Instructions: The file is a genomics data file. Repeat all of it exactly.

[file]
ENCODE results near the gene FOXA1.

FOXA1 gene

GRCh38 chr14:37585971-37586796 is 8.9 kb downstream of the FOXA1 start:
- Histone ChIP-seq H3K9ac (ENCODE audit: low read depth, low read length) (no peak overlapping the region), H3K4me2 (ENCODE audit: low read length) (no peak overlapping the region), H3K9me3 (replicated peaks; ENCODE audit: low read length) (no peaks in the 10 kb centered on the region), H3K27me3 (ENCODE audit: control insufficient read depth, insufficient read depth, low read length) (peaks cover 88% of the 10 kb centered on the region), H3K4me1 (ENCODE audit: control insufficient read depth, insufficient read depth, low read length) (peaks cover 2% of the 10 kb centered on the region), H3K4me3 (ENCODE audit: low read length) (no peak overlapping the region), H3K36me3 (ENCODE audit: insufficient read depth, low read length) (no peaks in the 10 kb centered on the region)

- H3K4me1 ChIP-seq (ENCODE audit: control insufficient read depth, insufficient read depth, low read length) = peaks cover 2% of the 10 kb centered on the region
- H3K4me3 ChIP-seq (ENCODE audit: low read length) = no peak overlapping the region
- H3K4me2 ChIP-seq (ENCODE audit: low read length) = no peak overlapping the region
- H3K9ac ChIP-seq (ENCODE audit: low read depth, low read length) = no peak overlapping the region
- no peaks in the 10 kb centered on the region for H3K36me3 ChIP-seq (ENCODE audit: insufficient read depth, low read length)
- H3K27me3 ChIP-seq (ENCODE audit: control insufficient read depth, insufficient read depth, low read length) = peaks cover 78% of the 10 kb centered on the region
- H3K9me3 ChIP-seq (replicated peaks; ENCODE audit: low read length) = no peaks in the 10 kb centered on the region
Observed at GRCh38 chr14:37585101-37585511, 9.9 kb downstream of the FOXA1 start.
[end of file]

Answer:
ENCODE results near the gene FOXA1.

FOXA1 gene

GRCh38 chr14:37585971-37586796 is 8.9 kb downstream of the FOXA1 start:
- Histone ChIP-seq H3K9ac (ENCODE audit: low read depth, low read length) (no peak overlapping the region), H3K4me2 (ENCODE audit: low read length) (no peak overlapping the region), H3K9me3 (replicated peaks; ENCODE audit: low read length) (no peaks in the 10 kb centered on the region), H3K27me3 (ENCODE audit: control insufficient read depth, insufficient read depth, low read length) (peaks cover 88% of the 10 kb centered on the region), H3K4me1 (ENCODE audit: control insufficient read depth, insufficient read depth, low read length) (peaks cover 2% of the 10 kb centered on the region), H3K4me3 (ENCODE audit: low read length) (no peak overlapping the region), H3K36me3 (ENCODE audit: insufficient read depth, low read length) (no peaks in the 10 kb centered on the region)

- H3K4me1 ChIP-seq (ENCODE audit: control insufficient read depth, insufficient read depth, low read length) = peaks cover 2% of the 10 kb centered on the region
- H3K4me3 ChIP-seq (ENCODE audit: low read length) = no peak overlapping the region
- H3K4me2 ChIP-seq (ENCODE audit: low read length) = no peak overlapping the region
- H3K9ac ChIP-seq (ENCODE audit: low read depth, low read length) = no peak overlapping the region
- no peaks in the 10 kb centered on the region for H3K36me3 ChIP-seq (ENCODE audit: insufficient read depth, low read length)
- H3K27me3 ChIP-seq (ENCODE audit: control insufficient read depth, insufficient read depth, low read length) = peaks cover 78% of the 10 kb centered on the region
- H3K9me3 ChIP-seq (replicated peaks; ENCODE audit: low read length) = no peaks in the 10 kb centered on the region
Observed at GRCh38 chr14:37585101-37585511, 9.9 kb downstream of the FOXA1 start.